re: Time to Retire the Net Promoter Score?
  • 7/23/2013 4:31:35 PM
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@rscollica -- thanks for joining the conversation. I think you're suggesting that NPS serves as a starting point but really should be supplemented by insight gleaned through text analytics. Did I get that right?

re: Time to Retire the Net Promoter Score?
  • 7/23/2013 3:04:37 PM
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So as I read through these comments I'm struck by comments about if these scores are relevant or not.  First, I must say that if any vendor says that they can predict actual customer sentiment more than 80% correct, then they are selling you snake oil with the smoke and mirrors included!  Second, it is possible, however, to estimate the association of what they are writing about and their sentiment indicated in a promoter score.  Since people are the generators of the survey results, and also the social comments in call notes, verbatim comments/chats, and the like; any metric to measure such will be as imperfect as the people who generated the information themselves.  All that set aside, one can determine how many actual detractors there are and what they are saying can be quantified accurately enough in order to predict the scores - even if the scores aren't totally accurate.  The scores themselves will not be totally accurate due to what others have just stated in this blog thread.  The confidence in generating such estimates can in fact also be estimated (i.e. how much error or misrepresentation exists in the data?) and this too can be included in estimating how much impact an organization may have or not have by reducing the detractor topics/levels estimated in promoter score surveys.  If you'd like to know more on a methodology on how this can take place: please visit: http://blogs.sas.com/content/text-mining/ There is a lot of resources and white papers which explain the methodology much further.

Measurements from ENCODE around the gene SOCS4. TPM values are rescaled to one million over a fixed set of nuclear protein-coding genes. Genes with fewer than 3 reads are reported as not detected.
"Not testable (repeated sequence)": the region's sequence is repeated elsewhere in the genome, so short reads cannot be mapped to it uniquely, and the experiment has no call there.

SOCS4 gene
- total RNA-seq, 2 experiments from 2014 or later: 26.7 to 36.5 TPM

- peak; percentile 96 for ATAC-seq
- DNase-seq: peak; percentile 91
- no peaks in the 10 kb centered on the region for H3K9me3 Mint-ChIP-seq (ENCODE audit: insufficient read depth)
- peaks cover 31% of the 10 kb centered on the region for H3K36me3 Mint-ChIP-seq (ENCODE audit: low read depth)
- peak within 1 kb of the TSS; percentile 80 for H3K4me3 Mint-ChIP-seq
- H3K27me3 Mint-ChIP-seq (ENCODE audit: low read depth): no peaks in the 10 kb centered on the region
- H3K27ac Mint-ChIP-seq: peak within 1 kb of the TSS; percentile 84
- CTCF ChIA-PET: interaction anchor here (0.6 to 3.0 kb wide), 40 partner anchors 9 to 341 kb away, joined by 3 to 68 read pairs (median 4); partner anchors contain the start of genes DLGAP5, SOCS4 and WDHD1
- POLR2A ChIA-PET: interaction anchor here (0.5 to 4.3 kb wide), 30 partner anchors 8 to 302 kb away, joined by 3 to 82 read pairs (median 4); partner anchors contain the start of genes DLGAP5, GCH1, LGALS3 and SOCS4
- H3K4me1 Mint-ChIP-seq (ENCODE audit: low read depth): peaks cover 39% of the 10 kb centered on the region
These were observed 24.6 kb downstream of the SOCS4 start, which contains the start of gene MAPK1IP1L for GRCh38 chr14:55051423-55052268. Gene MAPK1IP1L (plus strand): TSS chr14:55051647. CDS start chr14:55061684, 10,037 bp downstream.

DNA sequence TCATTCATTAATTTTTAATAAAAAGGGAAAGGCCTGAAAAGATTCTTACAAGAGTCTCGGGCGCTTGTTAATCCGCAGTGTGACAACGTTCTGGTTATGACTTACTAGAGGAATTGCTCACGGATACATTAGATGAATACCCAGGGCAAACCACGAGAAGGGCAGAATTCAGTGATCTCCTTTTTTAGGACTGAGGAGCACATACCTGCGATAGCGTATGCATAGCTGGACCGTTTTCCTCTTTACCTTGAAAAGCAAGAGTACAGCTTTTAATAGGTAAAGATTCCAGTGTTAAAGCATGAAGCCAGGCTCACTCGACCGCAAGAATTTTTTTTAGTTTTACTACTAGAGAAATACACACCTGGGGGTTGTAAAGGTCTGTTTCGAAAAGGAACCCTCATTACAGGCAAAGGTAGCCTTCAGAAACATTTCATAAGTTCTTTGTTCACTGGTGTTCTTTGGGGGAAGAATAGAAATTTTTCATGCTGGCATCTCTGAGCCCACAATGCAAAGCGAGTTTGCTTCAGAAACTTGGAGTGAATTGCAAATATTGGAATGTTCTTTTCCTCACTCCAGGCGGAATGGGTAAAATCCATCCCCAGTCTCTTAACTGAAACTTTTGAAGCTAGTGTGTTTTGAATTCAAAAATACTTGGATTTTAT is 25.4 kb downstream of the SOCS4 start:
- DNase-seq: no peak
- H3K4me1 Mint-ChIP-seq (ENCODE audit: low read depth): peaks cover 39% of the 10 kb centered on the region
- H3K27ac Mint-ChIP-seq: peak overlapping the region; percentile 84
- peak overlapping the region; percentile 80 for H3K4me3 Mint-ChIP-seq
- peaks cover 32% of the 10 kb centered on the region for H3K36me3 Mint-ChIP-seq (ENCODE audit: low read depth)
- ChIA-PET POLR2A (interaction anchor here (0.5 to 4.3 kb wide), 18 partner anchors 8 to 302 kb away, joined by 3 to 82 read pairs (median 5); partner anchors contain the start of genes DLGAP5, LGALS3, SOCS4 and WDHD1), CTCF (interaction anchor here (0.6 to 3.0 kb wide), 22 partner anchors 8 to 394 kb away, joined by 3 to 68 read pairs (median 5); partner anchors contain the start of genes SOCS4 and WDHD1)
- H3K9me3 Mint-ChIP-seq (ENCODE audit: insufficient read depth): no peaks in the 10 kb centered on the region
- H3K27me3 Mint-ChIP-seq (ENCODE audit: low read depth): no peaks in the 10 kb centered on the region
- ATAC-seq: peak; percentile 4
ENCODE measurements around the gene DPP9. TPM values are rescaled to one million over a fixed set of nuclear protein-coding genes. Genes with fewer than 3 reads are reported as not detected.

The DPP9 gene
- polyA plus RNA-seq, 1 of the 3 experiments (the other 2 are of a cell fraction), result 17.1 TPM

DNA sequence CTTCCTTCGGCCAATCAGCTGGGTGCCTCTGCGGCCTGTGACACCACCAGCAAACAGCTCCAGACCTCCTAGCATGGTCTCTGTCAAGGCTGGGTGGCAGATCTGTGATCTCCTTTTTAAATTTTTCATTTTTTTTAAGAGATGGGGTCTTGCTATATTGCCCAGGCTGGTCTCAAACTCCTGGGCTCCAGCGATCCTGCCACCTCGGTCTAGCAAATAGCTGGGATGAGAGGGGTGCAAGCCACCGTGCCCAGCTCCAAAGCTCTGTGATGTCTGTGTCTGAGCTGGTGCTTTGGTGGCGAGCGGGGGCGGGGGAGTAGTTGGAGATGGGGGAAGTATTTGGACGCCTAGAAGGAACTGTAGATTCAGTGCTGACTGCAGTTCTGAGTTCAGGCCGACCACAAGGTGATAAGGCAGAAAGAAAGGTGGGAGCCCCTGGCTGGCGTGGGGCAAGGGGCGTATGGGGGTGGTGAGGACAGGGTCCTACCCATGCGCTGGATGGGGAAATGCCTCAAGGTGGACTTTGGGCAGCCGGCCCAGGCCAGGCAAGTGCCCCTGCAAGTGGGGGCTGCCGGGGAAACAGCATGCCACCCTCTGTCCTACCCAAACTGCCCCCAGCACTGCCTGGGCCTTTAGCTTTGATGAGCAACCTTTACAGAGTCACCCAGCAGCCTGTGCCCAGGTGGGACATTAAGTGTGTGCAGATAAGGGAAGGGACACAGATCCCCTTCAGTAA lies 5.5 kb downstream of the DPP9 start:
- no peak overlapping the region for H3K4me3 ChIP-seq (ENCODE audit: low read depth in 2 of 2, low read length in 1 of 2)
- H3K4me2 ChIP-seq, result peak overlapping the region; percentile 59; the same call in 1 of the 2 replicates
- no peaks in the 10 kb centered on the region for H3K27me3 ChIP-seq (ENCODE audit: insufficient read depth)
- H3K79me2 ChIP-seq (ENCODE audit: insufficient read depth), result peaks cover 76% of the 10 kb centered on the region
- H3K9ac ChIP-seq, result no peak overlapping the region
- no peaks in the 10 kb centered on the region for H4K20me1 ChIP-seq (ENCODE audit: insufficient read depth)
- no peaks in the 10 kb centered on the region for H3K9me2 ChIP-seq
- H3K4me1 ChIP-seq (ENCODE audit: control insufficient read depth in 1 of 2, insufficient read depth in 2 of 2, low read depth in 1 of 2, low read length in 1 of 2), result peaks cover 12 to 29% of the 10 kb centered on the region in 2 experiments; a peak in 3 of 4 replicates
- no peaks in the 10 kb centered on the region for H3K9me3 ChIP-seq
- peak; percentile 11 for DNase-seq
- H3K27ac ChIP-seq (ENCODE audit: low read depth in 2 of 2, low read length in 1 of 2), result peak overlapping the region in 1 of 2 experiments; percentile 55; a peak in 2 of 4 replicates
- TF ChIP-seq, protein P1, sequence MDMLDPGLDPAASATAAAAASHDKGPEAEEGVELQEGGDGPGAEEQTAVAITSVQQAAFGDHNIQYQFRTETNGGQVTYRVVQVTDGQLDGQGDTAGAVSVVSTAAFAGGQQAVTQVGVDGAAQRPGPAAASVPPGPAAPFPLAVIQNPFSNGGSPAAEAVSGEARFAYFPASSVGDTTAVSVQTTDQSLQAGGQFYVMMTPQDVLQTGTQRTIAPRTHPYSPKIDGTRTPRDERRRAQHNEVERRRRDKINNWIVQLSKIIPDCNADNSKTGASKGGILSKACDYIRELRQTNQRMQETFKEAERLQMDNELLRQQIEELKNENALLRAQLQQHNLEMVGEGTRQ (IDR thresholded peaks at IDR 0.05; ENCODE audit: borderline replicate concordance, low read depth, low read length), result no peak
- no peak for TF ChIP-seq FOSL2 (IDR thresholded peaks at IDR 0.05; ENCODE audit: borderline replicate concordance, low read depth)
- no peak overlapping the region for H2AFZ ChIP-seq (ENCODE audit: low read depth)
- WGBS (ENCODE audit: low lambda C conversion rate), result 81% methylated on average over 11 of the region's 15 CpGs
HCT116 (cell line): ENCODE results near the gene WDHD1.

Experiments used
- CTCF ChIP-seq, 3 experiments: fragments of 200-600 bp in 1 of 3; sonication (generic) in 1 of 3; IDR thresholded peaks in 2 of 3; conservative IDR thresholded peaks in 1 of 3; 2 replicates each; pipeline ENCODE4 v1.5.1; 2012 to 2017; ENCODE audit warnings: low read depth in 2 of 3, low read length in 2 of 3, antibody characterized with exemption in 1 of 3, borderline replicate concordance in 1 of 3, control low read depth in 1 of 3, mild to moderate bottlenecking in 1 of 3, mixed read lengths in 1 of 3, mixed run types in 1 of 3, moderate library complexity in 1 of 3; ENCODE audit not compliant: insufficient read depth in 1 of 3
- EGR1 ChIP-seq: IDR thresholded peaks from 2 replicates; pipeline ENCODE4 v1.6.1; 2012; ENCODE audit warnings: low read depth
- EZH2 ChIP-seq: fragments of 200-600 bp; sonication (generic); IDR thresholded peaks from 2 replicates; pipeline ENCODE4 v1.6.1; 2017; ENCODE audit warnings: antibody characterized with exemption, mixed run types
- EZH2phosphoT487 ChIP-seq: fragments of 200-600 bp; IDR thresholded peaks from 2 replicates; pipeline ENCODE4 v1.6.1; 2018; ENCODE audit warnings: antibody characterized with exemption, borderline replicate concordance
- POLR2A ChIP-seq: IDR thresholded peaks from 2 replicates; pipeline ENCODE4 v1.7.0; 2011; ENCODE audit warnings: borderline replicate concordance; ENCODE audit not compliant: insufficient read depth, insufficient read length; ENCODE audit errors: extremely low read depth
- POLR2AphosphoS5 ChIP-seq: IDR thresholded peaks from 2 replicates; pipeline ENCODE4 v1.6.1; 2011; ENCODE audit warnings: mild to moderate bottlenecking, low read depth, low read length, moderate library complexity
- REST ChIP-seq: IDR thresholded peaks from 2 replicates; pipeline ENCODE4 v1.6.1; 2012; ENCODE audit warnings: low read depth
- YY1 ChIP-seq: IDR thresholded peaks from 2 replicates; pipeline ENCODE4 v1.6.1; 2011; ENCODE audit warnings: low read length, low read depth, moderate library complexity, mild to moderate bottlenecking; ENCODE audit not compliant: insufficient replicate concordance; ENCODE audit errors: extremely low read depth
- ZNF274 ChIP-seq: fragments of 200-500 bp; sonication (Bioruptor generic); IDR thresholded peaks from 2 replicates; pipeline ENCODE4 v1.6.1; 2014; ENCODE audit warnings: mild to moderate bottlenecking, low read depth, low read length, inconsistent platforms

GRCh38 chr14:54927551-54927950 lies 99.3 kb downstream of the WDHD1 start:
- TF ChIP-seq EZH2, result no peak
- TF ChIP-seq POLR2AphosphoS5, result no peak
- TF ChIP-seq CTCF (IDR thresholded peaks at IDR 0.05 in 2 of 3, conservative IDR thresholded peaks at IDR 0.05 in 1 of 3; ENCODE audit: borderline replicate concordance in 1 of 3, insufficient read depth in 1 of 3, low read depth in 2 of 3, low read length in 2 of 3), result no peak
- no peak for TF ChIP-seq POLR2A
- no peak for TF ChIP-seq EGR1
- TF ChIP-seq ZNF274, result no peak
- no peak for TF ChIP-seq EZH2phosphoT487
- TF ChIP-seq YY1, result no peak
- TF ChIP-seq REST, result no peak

Re: Not sure
  • 7/22/2013 12:19:16 PM
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Did anyone say "decline of western civilization?"

Re: Not sure
  • 7/22/2013 10:14:07 AM
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Yep -- we don't want to be informed or educated. We just want to be entertained. Sort of sad, yes?

Re: Not sure
  • 7/22/2013 9:40:59 AM
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Social media is winning out. Even discounting emotional responses to companies and products, it's fairly easy to guess which are valid comments. And social media is certainly more entertaining as well. And maybe that's what we're really looking for anyway.

Re: Not sure
  • 7/22/2013 3:56:08 AM
NO RATINGS

The results of ForeSee's report reveals the importance of where our attention is shifting to. The idea of asking a dual level question prevents a bias in context, that positive commentary is the only value.  Being alert to negative commentary is just as valueable, so the scoring and attention span should reflect a dual context.